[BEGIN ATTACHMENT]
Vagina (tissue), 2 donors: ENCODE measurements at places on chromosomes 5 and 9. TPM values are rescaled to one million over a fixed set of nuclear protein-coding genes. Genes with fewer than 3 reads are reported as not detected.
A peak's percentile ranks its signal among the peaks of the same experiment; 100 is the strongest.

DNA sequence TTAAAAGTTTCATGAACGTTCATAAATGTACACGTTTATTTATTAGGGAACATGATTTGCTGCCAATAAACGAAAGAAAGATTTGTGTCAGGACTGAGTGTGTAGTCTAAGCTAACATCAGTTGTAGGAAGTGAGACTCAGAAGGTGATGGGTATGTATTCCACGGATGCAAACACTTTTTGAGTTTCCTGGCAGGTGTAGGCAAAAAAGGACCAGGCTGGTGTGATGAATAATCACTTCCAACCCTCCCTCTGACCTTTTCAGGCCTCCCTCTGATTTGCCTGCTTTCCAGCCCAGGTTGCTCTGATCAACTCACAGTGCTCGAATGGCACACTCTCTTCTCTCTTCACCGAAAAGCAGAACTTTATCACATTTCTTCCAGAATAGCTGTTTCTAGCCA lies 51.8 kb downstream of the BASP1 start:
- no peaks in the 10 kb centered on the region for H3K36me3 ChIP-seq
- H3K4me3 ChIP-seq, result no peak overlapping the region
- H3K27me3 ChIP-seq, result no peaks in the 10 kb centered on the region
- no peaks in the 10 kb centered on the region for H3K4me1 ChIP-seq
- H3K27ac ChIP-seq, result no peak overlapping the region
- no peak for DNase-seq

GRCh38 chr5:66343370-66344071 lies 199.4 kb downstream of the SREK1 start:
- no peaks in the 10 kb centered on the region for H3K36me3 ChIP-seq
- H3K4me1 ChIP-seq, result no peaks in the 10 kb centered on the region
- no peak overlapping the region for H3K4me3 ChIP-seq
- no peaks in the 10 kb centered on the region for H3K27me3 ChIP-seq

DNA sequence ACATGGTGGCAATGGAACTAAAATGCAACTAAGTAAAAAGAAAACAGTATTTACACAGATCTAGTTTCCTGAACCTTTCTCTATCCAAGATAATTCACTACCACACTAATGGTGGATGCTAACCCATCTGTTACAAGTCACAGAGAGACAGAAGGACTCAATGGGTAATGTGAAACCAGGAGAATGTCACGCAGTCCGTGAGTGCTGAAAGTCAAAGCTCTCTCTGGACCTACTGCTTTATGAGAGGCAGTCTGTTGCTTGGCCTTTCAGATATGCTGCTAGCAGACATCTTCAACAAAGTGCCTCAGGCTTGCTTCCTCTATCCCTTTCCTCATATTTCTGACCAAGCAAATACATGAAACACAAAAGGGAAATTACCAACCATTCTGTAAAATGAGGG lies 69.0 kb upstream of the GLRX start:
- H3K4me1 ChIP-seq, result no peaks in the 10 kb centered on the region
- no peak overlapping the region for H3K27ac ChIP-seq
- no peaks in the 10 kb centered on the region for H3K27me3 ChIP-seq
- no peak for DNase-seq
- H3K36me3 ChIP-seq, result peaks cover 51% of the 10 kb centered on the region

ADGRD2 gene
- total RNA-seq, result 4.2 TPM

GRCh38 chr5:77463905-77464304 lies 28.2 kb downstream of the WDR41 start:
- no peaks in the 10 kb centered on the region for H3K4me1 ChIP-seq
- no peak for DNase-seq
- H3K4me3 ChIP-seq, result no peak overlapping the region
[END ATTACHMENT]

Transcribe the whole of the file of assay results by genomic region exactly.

Vagina (tissue), 2 donors: ENCODE measurements at places on chromosomes 5 and 9. TPM values are rescaled to one million over a fixed set of nuclear protein-coding genes. Genes with fewer than 3 reads are reported as not detected.
A peak's percentile ranks its signal among the peaks of the same experiment; 100 is the strongest.

DNA sequence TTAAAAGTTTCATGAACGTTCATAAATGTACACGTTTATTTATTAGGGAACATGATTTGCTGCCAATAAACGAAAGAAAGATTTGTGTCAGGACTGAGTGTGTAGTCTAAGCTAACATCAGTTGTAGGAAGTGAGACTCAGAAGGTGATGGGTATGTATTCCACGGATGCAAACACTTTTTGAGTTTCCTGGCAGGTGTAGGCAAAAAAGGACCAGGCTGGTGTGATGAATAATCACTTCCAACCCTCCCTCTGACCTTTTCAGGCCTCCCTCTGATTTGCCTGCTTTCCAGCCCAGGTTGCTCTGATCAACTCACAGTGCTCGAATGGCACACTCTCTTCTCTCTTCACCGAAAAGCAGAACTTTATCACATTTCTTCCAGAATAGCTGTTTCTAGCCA lies 51.8 kb downstream of the BASP1 start:
- no peaks in the 10 kb centered on the region for H3K36me3 ChIP-seq
- H3K4me3 ChIP-seq, result no peak overlapping the region
- H3K27me3 ChIP-seq, result no peaks in the 10 kb centered on the region
- no peaks in the 10 kb centered on the region for H3K4me1 ChIP-seq
- H3K27ac ChIP-seq, result no peak overlapping the region
- no peak for DNase-seq

GRCh38 chr5:66343370-66344071 lies 199.4 kb downstream of the SREK1 start:
- no peaks in the 10 kb centered on the region for H3K36me3 ChIP-seq
- H3K4me1 ChIP-seq, result no peaks in the 10 kb centered on the region
- no peak overlapping the region for H3K4me3 ChIP-seq
- no peaks in the 10 kb centered on the region for H3K27me3 ChIP-seq

DNA sequence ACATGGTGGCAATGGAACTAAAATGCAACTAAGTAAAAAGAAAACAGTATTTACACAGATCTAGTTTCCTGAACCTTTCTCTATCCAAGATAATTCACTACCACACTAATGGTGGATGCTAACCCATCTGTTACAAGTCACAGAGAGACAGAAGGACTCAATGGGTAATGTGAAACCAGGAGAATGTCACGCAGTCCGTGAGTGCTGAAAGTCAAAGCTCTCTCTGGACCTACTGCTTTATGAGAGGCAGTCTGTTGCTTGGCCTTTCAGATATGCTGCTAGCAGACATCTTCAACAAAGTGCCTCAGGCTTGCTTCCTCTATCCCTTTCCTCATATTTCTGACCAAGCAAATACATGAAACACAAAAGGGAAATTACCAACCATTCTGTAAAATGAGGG lies 69.0 kb upstream of the GLRX start:
- H3K4me1 ChIP-seq, result no peaks in the 10 kb centered on the region
- no peak overlapping the region for H3K27ac ChIP-seq
- no peaks in the 10 kb centered on the region for H3K27me3 ChIP-seq
- no peak for DNase-seq
- H3K36me3 ChIP-seq, result peaks cover 51% of the 10 kb centered on the region

ADGRD2 gene
- total RNA-seq, result 4.2 TPM

GRCh38 chr5:77463905-77464304 lies 28.2 kb downstream of the WDR41 start:
- no peaks in the 10 kb centered on the region for H3K4me1 ChIP-seq
- no peak for DNase-seq
- H3K4me3 ChIP-seq, result no peak overlapping the region